Assessing the User Experience of Password Reset Policies in a University

Conference paper
Part of the Lecture Notes in Computer Science book series (LNCS, volume 9551)


Organisations often provide helpdesk services to users, to resolve any problems that they may have in managing passwords for their provisioned accounts. Helpdesk logs record password change events and support requests, but overlook the impact of compliance upon end-user productivity. System managers are not incentivised to investigate these impacts, so productivity costs remain with the end-user. We investigate how helpdesk log data can be analysed and augmented to expose the user’s personal costs. Here we describe exploratory analysis of a university’s helpdesk log data, spanning 30 months and 500,000 system events for approximately 10,000 staff and 20,000-plus students. The scale of end-user costs was identified in log data, where follow-on exploratory interviews and NASA-RTLX assessments with 20 students exposed issues which log data did not adequately represent. The majority of users reset passwords before expiration. Log analysis indicated that the online self-service system was vastly preferred to the helpdesk, but that there was a 4:1 ratio of failed to successful attempts to recover account access. Log data did not capture the effort in managing passwords, where interviews exposed points of frustration. Participants saw the need for security but voiced a lack of understanding of the numerous restrictions on passwords. Frustrations led to adoption of diverse coping strategies, for example deliberately waiting to reset a password after reaching the post-expiry grace period. We propose ways to improve support, including real-time communication of reasons for failed password creation attempts, and measurement of timing for both successful and failed login attempts.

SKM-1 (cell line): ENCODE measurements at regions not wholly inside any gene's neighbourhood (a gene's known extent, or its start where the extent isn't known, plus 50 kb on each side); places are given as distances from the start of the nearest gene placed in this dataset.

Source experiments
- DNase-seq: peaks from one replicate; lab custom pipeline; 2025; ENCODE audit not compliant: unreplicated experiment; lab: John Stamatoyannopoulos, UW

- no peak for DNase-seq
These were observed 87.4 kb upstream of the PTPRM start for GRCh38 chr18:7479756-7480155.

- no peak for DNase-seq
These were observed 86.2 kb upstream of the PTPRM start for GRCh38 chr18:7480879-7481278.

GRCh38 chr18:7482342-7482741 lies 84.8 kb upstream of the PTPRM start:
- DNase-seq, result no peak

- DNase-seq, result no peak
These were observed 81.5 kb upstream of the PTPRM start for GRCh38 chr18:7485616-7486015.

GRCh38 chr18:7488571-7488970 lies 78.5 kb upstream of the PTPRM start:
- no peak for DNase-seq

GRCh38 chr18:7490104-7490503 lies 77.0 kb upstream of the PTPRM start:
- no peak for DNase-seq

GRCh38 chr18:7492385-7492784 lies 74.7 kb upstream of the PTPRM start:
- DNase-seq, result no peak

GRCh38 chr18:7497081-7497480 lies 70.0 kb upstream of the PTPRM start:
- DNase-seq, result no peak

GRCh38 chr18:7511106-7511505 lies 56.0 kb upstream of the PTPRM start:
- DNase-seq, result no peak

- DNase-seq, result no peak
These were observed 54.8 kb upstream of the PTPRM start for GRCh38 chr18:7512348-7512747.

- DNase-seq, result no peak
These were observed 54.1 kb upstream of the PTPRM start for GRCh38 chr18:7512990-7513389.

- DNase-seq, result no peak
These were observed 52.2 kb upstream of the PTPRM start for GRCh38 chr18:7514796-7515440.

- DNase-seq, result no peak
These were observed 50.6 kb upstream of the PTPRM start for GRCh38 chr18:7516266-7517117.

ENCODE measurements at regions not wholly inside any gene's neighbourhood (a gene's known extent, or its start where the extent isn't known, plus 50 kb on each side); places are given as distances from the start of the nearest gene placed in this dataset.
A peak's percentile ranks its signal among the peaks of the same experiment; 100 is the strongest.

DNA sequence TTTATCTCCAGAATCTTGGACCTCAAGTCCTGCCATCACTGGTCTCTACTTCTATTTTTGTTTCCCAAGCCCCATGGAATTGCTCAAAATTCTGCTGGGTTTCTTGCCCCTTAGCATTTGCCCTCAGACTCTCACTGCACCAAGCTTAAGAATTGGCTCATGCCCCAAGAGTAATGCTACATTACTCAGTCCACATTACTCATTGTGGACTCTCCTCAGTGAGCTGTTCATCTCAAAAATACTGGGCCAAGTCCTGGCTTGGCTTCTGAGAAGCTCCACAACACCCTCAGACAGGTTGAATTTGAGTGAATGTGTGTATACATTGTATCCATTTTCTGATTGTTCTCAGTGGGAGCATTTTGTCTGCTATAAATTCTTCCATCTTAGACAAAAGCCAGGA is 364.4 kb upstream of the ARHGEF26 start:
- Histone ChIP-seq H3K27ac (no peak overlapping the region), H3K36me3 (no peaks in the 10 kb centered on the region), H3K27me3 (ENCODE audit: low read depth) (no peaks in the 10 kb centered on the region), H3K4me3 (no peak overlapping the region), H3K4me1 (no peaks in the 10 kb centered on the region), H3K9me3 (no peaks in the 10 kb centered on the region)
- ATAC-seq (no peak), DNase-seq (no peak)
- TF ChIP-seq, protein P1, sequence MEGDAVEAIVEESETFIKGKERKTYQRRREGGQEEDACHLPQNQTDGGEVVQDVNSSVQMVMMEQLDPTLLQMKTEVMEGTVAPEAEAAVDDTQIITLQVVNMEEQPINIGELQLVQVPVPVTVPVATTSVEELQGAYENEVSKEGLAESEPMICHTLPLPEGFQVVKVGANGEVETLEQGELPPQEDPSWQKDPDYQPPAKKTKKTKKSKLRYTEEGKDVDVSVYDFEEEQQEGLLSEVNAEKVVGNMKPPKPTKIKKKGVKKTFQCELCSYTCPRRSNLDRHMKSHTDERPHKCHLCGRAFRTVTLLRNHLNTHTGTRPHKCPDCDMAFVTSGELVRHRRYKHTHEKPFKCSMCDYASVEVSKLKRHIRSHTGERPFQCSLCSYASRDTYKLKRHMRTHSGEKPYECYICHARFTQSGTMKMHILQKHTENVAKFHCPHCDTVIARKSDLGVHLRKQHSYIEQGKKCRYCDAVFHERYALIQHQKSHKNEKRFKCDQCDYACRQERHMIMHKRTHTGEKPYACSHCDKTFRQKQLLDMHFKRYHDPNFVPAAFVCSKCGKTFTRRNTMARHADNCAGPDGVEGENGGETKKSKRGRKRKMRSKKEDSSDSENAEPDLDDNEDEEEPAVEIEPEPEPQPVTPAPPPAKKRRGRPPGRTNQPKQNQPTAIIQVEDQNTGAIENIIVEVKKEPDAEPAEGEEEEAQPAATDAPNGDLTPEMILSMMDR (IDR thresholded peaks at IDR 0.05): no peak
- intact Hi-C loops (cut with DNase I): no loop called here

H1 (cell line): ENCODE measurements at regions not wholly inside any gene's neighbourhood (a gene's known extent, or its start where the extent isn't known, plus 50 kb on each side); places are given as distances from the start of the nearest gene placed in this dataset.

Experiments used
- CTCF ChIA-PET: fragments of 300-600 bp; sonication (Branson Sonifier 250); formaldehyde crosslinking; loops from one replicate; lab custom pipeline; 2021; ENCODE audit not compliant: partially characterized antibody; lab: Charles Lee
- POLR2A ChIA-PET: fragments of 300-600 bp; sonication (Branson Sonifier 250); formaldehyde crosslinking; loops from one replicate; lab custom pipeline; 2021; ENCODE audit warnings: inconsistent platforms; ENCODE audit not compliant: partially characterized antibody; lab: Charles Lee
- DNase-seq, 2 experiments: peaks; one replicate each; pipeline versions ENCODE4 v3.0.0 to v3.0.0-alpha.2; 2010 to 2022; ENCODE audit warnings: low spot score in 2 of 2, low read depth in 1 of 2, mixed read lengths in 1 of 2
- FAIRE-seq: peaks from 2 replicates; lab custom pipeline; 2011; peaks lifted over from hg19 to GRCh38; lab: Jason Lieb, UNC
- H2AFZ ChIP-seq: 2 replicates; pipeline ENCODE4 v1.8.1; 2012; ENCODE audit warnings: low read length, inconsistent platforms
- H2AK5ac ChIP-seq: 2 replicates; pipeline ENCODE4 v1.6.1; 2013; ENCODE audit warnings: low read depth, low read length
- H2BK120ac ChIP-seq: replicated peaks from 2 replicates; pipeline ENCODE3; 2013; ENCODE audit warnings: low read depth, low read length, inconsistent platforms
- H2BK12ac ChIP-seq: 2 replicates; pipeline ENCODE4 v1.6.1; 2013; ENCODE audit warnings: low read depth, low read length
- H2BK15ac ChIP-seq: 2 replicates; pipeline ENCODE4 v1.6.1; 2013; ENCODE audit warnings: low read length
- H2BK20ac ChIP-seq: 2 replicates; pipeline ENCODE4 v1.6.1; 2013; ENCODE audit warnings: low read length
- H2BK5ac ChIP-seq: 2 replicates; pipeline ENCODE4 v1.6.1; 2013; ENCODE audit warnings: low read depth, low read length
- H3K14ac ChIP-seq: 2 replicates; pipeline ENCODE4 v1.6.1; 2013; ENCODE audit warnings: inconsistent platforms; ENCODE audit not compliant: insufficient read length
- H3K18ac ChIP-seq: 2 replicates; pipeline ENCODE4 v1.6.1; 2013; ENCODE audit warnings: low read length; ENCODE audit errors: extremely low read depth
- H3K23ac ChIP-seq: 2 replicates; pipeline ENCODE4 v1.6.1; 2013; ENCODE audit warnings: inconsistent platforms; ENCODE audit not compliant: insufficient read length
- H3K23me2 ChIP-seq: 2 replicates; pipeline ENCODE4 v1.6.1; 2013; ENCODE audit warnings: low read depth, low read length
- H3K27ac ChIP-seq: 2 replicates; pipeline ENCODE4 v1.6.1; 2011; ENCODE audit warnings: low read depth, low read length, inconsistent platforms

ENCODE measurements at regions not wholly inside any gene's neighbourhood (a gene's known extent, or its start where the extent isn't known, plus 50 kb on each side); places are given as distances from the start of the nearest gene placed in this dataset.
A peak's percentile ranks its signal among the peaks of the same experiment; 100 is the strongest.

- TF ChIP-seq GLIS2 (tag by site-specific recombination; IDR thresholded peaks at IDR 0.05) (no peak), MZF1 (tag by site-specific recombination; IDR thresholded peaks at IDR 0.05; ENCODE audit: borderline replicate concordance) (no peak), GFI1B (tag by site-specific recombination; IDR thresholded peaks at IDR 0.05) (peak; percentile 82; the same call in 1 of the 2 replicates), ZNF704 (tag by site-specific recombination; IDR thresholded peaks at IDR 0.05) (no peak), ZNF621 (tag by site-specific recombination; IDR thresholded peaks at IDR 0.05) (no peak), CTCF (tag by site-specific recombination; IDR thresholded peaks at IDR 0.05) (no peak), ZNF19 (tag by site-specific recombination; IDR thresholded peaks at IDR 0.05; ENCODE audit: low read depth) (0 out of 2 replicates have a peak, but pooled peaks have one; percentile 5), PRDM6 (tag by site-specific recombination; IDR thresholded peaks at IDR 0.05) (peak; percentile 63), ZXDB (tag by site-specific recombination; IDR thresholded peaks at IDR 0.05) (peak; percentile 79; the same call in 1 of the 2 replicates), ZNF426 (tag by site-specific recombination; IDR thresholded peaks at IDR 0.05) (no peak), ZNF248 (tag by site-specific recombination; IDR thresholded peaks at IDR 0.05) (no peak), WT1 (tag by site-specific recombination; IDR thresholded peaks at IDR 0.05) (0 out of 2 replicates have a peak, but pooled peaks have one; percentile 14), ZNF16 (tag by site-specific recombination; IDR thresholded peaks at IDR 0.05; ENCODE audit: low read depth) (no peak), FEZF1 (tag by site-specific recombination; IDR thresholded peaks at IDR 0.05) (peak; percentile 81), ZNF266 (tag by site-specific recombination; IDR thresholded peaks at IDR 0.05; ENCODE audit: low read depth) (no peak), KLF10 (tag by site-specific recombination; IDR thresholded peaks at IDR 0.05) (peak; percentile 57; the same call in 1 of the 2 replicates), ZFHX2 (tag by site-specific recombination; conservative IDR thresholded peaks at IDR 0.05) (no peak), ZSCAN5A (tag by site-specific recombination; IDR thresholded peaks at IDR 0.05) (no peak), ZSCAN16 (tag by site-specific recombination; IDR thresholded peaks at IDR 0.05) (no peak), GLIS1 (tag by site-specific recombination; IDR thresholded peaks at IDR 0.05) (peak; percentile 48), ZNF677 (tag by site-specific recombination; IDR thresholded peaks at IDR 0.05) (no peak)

Simon Parkin and Angela Sasse’s research is funded in part by EPSRC, grant number: EP/K006517/1 (“Productive Security”). The authors would like to thank the participating university and especially their IT department for providing the data that informed this publication. The authors would like to thank Ingolf Becker for his help with the editing of this paper.


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Copyright information

© Springer International Publishing Switzerland 2016

Authors and Affiliations

  1. 1.Department of Computer ScienceUniversity College LondonLondonUK

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